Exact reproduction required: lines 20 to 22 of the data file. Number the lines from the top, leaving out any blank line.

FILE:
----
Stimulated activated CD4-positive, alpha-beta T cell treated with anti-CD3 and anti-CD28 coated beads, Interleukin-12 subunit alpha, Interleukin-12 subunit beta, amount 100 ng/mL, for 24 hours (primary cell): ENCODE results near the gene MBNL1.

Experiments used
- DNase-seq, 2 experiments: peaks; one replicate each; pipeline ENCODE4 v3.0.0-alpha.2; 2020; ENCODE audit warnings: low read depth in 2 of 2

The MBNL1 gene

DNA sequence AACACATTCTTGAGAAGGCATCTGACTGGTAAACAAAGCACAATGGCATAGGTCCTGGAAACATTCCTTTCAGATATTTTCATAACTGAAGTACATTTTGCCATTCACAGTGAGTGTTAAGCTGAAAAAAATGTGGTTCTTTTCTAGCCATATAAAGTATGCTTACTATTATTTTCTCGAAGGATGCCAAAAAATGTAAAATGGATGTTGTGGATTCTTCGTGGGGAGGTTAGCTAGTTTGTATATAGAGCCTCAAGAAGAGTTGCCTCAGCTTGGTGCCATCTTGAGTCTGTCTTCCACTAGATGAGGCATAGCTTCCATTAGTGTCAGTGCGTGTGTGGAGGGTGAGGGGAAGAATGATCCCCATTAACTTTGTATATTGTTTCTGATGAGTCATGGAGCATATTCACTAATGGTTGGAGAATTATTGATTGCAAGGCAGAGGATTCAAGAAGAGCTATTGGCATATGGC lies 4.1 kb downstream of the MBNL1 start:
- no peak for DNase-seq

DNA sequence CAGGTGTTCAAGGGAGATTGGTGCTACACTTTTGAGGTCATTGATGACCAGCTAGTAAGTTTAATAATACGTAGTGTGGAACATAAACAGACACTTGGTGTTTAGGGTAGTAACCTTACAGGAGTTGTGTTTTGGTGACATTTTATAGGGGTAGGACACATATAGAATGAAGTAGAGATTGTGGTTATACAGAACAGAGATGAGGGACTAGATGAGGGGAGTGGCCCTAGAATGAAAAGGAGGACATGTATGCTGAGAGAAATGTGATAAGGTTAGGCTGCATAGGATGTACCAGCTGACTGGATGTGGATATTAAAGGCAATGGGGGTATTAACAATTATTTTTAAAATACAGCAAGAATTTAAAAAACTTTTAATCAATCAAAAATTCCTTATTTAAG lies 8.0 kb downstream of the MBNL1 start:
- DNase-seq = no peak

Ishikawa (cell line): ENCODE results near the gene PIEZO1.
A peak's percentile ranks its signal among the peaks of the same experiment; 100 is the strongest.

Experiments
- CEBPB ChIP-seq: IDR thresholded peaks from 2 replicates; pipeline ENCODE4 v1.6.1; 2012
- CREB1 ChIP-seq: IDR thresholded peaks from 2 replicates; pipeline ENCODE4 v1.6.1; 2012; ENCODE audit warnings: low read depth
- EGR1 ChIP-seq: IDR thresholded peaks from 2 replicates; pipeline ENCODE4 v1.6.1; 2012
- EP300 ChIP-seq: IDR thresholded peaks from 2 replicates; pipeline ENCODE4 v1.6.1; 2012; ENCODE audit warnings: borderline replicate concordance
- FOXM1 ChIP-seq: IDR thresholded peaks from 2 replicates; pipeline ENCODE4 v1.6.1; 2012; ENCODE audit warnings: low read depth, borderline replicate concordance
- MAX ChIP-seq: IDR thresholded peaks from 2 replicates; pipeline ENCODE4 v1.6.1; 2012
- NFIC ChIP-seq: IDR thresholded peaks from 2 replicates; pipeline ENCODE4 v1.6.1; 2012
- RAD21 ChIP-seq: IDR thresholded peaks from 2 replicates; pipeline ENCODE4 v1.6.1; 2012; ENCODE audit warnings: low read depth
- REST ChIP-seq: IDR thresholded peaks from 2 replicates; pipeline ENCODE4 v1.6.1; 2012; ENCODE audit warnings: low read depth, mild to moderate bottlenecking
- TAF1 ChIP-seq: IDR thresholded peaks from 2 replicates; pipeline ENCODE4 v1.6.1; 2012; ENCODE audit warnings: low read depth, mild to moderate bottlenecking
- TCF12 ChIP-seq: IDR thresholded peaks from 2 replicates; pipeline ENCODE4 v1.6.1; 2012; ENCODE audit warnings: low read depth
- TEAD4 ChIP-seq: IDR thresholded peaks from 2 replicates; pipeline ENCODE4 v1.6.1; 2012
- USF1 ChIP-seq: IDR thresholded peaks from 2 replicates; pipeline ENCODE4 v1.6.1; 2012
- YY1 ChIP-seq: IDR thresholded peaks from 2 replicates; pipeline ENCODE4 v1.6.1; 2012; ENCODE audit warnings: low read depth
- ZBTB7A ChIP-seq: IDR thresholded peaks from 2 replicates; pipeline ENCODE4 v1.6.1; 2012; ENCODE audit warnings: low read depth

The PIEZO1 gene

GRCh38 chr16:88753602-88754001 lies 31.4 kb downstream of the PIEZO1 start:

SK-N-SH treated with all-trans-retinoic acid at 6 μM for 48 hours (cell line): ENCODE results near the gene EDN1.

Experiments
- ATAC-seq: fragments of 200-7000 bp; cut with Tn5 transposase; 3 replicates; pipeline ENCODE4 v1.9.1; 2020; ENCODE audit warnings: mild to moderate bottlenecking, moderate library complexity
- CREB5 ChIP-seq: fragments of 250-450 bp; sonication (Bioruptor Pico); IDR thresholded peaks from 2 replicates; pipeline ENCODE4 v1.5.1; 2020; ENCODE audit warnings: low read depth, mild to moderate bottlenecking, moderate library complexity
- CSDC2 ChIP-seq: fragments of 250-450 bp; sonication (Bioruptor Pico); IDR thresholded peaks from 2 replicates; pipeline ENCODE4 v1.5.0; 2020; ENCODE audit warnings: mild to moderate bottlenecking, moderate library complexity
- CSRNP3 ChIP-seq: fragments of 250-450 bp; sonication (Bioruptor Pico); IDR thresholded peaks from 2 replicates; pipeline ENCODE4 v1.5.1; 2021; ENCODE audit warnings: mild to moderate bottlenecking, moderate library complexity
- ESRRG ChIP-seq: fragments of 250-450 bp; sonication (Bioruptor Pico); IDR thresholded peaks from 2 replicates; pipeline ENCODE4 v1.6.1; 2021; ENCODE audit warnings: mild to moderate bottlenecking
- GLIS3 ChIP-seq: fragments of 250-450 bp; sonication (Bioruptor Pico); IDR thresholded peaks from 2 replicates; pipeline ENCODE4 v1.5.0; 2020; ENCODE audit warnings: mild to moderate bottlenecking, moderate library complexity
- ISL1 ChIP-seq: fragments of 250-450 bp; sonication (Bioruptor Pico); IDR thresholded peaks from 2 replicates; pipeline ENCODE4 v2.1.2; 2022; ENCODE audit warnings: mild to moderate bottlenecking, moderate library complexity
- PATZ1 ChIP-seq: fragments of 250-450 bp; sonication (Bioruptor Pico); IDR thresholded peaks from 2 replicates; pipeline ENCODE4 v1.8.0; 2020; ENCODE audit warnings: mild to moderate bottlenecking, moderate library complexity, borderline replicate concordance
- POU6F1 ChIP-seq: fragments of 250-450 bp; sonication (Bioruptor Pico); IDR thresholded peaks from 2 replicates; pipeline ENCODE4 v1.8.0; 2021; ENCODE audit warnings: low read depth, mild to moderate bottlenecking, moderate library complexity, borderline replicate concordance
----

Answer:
- REST ChIP-seq: IDR thresholded peaks from 2 replicates; pipeline ENCODE4 v1.6.1; 2012; ENCODE audit warnings: low read depth, mild to moderate bottlenecking
- TAF1 ChIP-seq: IDR thresholded peaks from 2 replicates; pipeline ENCODE4 v1.6.1; 2012; ENCODE audit warnings: low read depth, mild to moderate bottlenecking
- TCF12 ChIP-seq: IDR thresholded peaks from 2 replicates; pipeline ENCODE4 v1.6.1; 2012; ENCODE audit warnings: low read depth